The paper presents analysis of the UK presidency in the EU in 2005, its priorities and outcomes, reflected in the EU and UK documents and formal statements of the leaders. The analysis leads to a conclusion that in spite of the density of the Presidency agenda and simultaneous responsibility for the G8 Chairmanship, the Presidency achieved most of its objectives including successful agreement of the EU 2007-2013 financial perspective.
There were never be codifying statute or authorized legislation system in Russia (or former Soviet Union) in the sphere of development assistance in spite of corresponding norms adopted within contemporary Russian legislation. It is explained the need for new approach to develop national legislation on development assistance and code of terminology used in this sphere. The article analyzes the correspondence of the Russian Federation's legislation to international law, regulating activities of the donor states in economic development assistance provision to the developing countries and emerging economies. The authors give recommendations to establish the national legislation in the sphere of international development assistance and cooperation starting from the corresponding terms and notions base.
The Asia-Pacific Economic Cooperation forum (APEC) is one of the key platforms of the multilateral dialogue on global agenda issues in the Asia-Pacific region. Notwithstanding its regional character, the annual APEC leaders` summits significance is comparable with that of the key global governance institutions, such as the G8 and G20, summits. With increasing integration and enhanced economic relationships as well as established interaction pattern the APEC influence on regional and global economic agenda is growing. In spite of the fact that APEC initially positioned itself as a “free group of economics” not a political association, the member states step-by-step turn to the most acute worldwide political issues, which is reflected in the leaders` statements made during the summit. The analysis of the APEC 2013 summit which was held within the Indonesian presidency on 7-8 October 2013 on Bali provides an insight into the main drivers of the APEC agenda. Given that currently all countries face similar economic and social challenges: low and stalling economic growth, need to pursue fiscal consolidation, persistent structural unemployment, widening income disparities, base erosion and profit shifting as well as tax evasion, climate change negative consequences etc, it`s useful to analyze the measures implemented at the regional level (APEC), as well as the global level (G20). A comparison with the G20 is largely determined shared challenges and by the intersecting memberships: almost half of the members of the institutions participate in both fora, namely Australia, Canada, China, Indonesia, Japan, Mexico, Republic of Korea, Russia and the United States. The recent APEC and G20 agendas aim to coordinate actions to resolve the shared problems and move towards new growth models. The analysis is based on the key summit documents - Bali Declaration “Resilient Asia-Pacific, Engine of Global Growth”, Joint Ministerial Statement, leaders` statements and accompanying documents. The analysis permits to identify the vector of APEC agenda development.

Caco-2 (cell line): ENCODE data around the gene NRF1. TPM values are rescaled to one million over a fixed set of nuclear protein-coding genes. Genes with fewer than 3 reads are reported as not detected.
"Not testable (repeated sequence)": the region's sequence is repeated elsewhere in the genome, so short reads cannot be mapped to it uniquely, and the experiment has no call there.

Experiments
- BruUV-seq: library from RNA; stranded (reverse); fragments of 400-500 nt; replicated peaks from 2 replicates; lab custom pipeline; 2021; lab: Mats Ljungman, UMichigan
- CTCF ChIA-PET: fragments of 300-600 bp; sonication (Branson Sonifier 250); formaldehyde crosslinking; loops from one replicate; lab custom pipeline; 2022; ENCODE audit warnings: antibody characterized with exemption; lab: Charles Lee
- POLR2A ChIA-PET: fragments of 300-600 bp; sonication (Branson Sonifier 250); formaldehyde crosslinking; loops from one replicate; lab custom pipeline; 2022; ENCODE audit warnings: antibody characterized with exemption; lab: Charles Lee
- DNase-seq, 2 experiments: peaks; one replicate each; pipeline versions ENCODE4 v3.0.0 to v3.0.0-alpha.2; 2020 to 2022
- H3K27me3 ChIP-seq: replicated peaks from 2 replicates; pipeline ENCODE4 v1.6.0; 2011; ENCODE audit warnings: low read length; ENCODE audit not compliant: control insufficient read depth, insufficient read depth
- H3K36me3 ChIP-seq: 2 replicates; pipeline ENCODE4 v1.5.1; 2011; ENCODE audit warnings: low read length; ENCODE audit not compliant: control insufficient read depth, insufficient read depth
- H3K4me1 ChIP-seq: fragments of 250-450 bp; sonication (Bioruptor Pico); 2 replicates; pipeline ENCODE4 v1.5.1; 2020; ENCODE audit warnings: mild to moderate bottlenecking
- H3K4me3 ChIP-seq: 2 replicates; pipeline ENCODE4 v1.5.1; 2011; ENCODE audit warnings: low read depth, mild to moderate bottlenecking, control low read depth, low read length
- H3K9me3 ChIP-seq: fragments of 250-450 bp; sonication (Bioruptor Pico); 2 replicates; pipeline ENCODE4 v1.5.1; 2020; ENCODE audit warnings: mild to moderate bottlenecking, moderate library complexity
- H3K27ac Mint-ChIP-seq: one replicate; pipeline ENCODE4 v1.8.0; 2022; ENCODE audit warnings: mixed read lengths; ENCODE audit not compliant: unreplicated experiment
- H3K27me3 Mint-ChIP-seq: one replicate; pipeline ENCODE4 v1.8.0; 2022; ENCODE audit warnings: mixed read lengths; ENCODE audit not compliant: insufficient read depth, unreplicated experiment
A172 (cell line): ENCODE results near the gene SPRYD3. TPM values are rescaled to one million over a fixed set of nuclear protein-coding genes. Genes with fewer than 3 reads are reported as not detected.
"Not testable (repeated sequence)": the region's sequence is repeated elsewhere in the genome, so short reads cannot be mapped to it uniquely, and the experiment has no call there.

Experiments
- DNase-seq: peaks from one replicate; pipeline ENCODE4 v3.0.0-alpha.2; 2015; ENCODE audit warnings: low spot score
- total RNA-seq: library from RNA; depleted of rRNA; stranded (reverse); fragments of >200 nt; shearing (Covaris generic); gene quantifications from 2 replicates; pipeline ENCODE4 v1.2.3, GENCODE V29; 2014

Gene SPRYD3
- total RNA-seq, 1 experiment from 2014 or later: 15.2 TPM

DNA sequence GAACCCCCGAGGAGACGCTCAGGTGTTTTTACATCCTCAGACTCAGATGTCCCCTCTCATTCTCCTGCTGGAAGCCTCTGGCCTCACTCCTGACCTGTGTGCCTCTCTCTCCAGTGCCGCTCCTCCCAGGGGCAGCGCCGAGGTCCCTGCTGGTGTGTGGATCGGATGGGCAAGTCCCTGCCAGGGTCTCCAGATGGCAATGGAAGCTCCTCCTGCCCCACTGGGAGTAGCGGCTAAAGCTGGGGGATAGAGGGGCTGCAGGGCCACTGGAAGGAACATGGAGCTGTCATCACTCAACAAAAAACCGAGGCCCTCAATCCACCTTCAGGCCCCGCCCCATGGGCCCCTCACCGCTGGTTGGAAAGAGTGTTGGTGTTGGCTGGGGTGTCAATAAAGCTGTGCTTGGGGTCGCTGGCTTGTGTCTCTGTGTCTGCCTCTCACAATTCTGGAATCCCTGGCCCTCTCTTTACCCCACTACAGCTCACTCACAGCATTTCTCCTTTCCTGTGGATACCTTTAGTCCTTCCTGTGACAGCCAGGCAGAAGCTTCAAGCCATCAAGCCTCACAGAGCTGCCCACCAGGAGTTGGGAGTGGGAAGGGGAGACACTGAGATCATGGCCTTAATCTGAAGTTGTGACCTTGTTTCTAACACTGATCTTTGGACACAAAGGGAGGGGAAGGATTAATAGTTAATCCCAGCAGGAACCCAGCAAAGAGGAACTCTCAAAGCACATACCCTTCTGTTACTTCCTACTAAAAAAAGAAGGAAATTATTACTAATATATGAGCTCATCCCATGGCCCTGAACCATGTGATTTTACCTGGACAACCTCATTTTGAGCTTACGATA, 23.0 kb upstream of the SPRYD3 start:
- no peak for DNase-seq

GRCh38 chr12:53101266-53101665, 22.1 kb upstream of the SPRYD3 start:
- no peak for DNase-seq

The review covers the WTO report “Can Blockchain revolutionize international trade?” The report studies the multifaceted effects of Blockchain on international trade and its multiple applications. Digitalization of the cross-border transactions as the key effect would be particularly beneficial for the most paper-intensive processes, including trade finance, trade facilitation, trade in services, intellectual property and public procurement. The significant positive and transformative effect of Blockchain on international trade goes without saying, but the author warns against being too enthusiastic on the prospects of the full-size trade digitalization. As this requires enhanced trust between parties of the cross-border transactions, as well as international cooperation and joint efforts to build Blockchain ecosystems, and tackle legal and policy issues.